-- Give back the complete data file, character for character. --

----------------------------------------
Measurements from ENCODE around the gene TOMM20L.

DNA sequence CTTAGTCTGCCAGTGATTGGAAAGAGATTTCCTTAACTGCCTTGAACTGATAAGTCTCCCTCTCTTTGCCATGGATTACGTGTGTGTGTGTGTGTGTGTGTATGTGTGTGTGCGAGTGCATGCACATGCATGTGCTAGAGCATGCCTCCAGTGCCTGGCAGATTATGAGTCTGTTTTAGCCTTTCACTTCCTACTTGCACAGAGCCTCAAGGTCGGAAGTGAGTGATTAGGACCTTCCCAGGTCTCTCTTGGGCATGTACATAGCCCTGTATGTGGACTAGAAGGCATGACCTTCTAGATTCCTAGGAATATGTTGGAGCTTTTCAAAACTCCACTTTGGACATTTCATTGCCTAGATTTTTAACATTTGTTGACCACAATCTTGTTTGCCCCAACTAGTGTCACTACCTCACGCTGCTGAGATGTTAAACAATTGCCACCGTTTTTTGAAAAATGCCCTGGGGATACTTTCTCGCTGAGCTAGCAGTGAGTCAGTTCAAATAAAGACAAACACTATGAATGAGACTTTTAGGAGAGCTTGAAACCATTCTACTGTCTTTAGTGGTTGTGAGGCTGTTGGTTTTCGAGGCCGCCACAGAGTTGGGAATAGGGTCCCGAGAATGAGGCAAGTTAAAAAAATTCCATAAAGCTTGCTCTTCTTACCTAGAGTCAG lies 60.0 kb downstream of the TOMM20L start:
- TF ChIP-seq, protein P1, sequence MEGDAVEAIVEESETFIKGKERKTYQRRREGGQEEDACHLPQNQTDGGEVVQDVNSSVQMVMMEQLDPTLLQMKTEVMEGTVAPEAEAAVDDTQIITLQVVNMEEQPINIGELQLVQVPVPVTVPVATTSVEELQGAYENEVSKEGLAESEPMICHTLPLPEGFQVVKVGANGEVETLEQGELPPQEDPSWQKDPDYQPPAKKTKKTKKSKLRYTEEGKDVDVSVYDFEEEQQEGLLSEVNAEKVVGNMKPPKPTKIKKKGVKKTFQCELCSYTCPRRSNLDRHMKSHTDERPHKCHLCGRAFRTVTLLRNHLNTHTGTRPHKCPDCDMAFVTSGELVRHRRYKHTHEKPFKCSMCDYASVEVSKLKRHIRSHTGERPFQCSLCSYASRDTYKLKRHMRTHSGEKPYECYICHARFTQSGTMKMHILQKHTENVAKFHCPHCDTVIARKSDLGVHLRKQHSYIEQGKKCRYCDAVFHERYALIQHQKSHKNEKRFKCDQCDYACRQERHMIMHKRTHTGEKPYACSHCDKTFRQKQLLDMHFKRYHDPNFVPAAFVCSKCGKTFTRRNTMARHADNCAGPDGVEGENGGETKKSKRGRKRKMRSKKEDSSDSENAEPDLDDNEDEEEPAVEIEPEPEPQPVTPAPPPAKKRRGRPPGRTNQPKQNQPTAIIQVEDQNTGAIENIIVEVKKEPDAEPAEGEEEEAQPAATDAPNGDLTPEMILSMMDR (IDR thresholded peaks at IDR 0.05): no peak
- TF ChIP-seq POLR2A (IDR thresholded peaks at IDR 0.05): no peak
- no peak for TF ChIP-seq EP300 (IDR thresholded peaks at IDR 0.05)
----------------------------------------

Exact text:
Measurements from ENCODE around the gene TOMM20L.

DNA sequence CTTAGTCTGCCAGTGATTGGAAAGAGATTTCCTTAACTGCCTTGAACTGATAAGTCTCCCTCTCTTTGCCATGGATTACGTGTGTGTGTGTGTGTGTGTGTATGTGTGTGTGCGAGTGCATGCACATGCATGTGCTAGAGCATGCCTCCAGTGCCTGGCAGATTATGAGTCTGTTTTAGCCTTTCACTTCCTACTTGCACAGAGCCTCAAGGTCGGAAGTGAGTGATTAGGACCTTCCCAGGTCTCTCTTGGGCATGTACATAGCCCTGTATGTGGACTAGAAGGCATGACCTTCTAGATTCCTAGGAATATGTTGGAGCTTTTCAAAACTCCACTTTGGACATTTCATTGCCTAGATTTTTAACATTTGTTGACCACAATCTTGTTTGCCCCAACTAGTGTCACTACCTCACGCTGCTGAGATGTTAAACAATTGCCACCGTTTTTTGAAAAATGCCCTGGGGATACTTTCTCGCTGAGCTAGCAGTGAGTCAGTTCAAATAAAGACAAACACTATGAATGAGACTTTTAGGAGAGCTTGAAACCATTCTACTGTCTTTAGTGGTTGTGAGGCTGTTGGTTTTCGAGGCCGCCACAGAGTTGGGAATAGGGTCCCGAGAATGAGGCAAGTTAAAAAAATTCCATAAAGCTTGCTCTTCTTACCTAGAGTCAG lies 60.0 kb downstream of the TOMM20L start:
- TF ChIP-seq, protein P1, sequence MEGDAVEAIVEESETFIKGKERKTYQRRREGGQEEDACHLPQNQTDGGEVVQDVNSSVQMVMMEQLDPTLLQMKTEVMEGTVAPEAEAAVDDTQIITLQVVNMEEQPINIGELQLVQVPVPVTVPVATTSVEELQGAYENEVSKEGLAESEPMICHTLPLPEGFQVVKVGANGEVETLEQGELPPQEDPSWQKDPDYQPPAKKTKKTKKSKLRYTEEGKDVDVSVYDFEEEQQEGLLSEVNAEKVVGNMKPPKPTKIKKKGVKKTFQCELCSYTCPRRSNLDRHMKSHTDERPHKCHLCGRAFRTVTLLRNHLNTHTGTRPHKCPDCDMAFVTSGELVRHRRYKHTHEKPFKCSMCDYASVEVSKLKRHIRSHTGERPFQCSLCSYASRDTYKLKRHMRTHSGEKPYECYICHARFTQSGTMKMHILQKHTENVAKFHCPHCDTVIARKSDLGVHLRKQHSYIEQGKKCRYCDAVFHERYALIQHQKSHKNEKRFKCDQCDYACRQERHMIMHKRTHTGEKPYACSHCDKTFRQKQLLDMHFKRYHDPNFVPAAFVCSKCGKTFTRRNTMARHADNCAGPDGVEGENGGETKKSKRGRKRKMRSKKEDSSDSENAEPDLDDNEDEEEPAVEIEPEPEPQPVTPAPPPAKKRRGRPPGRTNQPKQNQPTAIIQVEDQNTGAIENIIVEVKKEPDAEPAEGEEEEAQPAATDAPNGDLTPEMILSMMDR (IDR thresholded peaks at IDR 0.05): no peak
- TF ChIP-seq POLR2A (IDR thresholded peaks at IDR 0.05): no peak
- no peak for TF ChIP-seq EP300 (IDR thresholded peaks at IDR 0.05)